Also proceedings before the BMWi in foreign investment control cases according to Sections 55 et seq. of the German Foreign Trade and Payments Ordinance (Außenwirtschaftsverordnung, “AWV”) do not change due to the COVID 19 pandemic. The respective case managers at the BMWi can be reached by telephone and response times have not significantly slowed down. However, it has to be noted that – once the BMWi has entered into a stage two investigation according to Section 55 AWV – the four month deadline according to Section 59 para. 1 AWV, during which the BMWi has to decide whether or not to prohibit or restrict the acquisition, is far less strict than the one month deadline according to Section 40 para. 1 GWB in merger control proceedings. Experience shows that the “complete documents according to Section 57 AWV” as referenced in Section 59 para. 1 AWV are often interpreted rather widely by the BMWi.

3. Tele Closings

In many M&A transactions prior to the outbreak of the COVID 19 pandemic, closings were held physically. All closing documents are signed and the purchase price is paid. The COVID 19 pandemic has increased the need for non-physical closings. How to structure such tele-closings depends on the closing actions to be performed. Below, several typical closing actions are outlined with solutions on how to deal with them in a tele-closing:

  • Appointments, dismissals and resignations of managing directors, members of the management board, members of supervisory and advisory boards: all such documents are legally effective when made in writing. However, originals of shareholder resolutions and resignation letters are required in order to have the respective appointments, dismissals and resignations registered in the commercial register. Therefore, it is advisable to have the respective originals sent to the notary appointed by the parties in escrow already in advance of the closing.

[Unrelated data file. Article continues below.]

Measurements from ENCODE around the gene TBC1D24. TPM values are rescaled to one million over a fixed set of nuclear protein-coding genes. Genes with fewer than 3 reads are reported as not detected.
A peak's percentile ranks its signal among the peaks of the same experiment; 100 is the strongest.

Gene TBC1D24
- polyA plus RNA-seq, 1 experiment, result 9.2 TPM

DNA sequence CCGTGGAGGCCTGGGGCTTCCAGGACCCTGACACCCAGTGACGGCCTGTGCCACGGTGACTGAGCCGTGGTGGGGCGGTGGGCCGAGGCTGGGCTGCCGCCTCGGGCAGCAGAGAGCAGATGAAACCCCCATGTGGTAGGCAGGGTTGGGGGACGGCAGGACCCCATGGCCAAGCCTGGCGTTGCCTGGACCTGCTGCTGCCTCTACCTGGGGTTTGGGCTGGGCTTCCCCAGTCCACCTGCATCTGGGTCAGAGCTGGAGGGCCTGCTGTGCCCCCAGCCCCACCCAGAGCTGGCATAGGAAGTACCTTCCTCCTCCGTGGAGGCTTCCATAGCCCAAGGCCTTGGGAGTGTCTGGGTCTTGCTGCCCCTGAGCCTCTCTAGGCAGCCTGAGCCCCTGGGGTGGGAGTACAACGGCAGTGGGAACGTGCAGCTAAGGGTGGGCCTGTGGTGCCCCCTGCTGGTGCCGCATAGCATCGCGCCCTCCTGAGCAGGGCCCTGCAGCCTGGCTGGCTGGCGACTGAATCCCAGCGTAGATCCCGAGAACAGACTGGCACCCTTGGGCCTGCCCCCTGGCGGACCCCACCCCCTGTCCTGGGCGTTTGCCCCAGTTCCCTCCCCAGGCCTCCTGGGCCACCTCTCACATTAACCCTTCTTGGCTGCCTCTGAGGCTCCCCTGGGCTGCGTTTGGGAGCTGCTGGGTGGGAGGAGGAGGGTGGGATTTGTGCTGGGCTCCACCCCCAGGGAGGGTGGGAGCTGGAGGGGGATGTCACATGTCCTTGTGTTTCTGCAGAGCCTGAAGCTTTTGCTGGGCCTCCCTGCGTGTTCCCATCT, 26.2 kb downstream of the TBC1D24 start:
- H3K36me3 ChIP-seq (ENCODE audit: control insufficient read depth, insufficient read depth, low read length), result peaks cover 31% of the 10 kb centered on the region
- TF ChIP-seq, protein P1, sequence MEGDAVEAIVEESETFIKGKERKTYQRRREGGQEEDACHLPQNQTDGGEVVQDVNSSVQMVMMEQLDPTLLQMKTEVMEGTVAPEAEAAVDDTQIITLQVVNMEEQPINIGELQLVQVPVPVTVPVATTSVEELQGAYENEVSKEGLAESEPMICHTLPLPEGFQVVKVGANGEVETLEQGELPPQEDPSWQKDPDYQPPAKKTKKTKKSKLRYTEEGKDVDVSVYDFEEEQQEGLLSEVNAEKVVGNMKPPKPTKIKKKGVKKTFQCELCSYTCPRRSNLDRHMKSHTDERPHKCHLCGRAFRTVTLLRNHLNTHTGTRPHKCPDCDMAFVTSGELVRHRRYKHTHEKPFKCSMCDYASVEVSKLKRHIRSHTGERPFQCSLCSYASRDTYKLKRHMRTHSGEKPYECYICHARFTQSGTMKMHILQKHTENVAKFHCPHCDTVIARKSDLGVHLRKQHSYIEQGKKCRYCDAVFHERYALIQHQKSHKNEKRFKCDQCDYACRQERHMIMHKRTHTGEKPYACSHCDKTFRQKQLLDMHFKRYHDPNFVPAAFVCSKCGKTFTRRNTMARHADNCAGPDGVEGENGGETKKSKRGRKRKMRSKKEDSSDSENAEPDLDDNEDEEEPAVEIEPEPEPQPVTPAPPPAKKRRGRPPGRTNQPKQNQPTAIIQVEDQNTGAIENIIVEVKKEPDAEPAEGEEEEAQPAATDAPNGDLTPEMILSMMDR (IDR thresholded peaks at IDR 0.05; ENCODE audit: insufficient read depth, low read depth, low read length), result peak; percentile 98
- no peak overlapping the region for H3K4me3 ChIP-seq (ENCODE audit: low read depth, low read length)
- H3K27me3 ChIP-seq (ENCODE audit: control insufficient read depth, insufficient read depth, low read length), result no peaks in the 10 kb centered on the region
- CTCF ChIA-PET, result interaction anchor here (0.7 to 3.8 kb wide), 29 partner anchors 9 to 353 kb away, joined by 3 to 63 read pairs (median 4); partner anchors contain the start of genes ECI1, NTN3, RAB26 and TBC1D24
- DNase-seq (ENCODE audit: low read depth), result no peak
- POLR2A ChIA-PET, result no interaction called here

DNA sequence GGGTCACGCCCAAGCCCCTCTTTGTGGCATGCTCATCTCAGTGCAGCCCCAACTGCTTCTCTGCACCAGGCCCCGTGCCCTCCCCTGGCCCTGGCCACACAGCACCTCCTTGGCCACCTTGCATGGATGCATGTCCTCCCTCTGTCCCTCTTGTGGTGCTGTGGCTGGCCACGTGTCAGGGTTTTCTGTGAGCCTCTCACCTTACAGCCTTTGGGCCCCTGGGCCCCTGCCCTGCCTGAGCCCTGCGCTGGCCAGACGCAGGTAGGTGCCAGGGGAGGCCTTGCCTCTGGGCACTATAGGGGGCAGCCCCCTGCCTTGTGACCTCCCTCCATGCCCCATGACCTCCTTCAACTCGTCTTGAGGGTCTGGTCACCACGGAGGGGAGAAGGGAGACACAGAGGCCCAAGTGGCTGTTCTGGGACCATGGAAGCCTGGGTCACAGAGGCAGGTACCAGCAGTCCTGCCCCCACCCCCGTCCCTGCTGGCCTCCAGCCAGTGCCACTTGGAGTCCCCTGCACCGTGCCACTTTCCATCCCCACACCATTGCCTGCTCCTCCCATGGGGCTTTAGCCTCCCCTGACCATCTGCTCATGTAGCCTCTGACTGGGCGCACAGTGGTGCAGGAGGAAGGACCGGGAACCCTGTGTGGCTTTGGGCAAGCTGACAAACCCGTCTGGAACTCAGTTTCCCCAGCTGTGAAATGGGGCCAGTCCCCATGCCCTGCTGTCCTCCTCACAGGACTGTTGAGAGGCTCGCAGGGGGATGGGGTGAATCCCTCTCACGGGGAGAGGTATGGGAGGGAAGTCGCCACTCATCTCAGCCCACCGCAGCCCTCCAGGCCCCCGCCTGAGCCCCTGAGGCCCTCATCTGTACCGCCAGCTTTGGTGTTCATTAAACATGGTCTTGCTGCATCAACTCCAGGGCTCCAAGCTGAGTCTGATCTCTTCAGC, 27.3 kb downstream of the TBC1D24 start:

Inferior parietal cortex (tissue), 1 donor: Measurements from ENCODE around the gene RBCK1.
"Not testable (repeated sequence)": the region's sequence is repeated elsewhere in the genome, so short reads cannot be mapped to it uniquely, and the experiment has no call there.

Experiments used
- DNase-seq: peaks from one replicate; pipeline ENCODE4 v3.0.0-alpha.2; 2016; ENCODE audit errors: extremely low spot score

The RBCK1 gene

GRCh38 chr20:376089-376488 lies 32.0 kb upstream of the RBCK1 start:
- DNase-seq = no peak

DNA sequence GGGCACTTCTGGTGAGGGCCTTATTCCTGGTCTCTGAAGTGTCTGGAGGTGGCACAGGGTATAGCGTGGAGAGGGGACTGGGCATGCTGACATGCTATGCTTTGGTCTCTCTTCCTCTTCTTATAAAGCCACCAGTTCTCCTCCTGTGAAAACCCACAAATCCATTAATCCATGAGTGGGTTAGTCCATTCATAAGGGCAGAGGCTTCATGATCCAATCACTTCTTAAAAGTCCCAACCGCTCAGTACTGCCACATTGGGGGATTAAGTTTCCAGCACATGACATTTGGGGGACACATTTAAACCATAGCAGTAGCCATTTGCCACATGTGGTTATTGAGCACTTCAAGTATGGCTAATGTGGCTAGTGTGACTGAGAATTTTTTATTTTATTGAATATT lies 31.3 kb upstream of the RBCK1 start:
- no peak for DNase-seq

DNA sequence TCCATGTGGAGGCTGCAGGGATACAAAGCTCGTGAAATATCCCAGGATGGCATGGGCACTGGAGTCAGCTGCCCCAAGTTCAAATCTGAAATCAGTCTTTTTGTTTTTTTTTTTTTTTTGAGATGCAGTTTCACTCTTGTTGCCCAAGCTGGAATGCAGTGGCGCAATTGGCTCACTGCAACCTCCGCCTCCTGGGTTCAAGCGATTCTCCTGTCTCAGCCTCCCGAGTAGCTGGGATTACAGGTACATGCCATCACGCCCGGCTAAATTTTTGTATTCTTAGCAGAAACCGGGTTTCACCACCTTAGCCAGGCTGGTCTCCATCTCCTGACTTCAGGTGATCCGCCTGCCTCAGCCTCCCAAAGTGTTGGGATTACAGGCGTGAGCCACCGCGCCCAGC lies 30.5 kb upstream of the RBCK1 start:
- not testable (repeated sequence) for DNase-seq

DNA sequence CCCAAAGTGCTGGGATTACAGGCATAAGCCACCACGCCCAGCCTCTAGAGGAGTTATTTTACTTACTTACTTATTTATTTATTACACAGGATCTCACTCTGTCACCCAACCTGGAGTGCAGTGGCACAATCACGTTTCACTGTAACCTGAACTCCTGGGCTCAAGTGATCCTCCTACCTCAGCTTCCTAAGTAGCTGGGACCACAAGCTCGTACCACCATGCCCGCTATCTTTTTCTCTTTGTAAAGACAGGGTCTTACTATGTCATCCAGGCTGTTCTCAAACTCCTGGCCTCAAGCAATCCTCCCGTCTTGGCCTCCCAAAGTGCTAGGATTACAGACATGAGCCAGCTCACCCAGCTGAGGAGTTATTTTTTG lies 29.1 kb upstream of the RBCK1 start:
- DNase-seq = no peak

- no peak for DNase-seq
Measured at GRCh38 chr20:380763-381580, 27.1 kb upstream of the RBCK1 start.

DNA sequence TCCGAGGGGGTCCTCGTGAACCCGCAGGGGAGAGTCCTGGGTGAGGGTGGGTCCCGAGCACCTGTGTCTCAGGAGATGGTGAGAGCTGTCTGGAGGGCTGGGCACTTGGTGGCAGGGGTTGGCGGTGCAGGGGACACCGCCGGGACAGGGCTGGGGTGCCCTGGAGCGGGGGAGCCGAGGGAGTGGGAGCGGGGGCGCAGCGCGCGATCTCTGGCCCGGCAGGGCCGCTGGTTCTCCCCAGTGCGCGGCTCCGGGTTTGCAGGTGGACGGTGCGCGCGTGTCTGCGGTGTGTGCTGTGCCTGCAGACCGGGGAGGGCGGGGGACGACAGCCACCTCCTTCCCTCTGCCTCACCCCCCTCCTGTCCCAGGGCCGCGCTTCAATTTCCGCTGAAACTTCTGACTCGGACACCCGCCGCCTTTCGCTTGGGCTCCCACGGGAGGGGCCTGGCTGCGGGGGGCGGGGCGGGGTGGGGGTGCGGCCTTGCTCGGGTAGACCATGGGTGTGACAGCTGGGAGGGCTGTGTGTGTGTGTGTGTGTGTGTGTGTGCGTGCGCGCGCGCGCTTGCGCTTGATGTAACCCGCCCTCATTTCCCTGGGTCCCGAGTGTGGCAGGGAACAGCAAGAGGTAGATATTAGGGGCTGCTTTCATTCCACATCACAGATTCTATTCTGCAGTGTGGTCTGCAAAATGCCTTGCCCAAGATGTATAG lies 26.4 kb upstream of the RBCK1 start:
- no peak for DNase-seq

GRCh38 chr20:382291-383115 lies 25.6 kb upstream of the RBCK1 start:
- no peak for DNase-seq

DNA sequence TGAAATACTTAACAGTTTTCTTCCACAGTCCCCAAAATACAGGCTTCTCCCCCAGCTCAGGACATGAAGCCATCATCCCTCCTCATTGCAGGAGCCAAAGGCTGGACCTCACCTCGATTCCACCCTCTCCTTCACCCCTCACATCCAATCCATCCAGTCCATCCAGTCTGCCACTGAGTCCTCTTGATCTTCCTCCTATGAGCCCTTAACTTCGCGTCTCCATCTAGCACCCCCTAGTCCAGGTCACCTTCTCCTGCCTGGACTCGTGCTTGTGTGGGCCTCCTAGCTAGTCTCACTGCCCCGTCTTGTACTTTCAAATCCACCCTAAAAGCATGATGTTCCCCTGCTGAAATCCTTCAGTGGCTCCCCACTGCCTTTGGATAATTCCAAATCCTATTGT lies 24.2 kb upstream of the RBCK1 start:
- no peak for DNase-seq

• Share transfer deeds and share certificates of German companies: it is advisable to declare the transfer of shares already in the share purchase agreement, subject to the usual conditions precedent (payment of purchase price, fulfillment or waiver of closing conditions) and notarize required commercial register applications for the registration of the share transfer in German limited partnerships (Kommanditgesellschaft) already at the notarization of the share purchase agreement and direct the notary to hold it in escrow and file it only upon the direction of the parties to file it.

    In case share certificates need to be handed over (in case of stock corporations (Aktiengesellschaft) with bearer shares), one possible solution is to deposit the share certificate(s) at an escrow agent, which can be a lawyer, a bank, a notary or another trustworthy person, and direct such escrow agent to only release the share certificate to the purchaser once the seller(s) have/has confirmed to have received the purchase price.

  • Closing Actions involving other Jurisdictions: in case of multinational transactions involving closing actions in different jurisdictions, logistical problems can occur. For example, notaries in several non-German jurisdictions currently only accept urgent assignments (e.g. testaments, protective powers of attorney). Also, in several jurisdictions the judiciary only works to a limited extent. Therefore, all required steps need to be planned sufficiently early in advance and most carefully. It can be recommended to notarize documents at notaries in jurisdictions without notarial restrictions (if needed with an apostille) and have the local notaries only file the notarized documents with the competent authority. 

  • Purchase Price Payment: purchase price payments usually work as before. However, it needs to be diligently prepared that the recipient banks can confirm payment receipt on the same day in the form as agreed by the parties. Experience shows that some bank offices, especially at smaller banks, currently take more time to confirm payment receipt.

  • Closing Memoranda: Closing memoranda and protocols, in which the parties confirm that all closing conditions and closing actions have been fulfilled or waived and that no closing obstacles (e.g. a material adverse change or warranty breaches) have occurred, usually only have declaratory effect and facilitate the proof that closing has occurred and the condition precedents for the valid transfer of the shares in the target company have been fulfilled. Closing memoranda are often used as proof to notaries that shares have transferred, so that the notary can file commercial register applications held in escrow or file updated shareholder lists in the electronic commercial register. Closing memoranda can be treated in tele-closings like other required original documents (cf. the comments regarding share certificates above).

In summary, M&A transactions in Germany can be signed and closed in COVID 19 pandemic times without major restrictions. However, creative solutions and diligent preparation are key.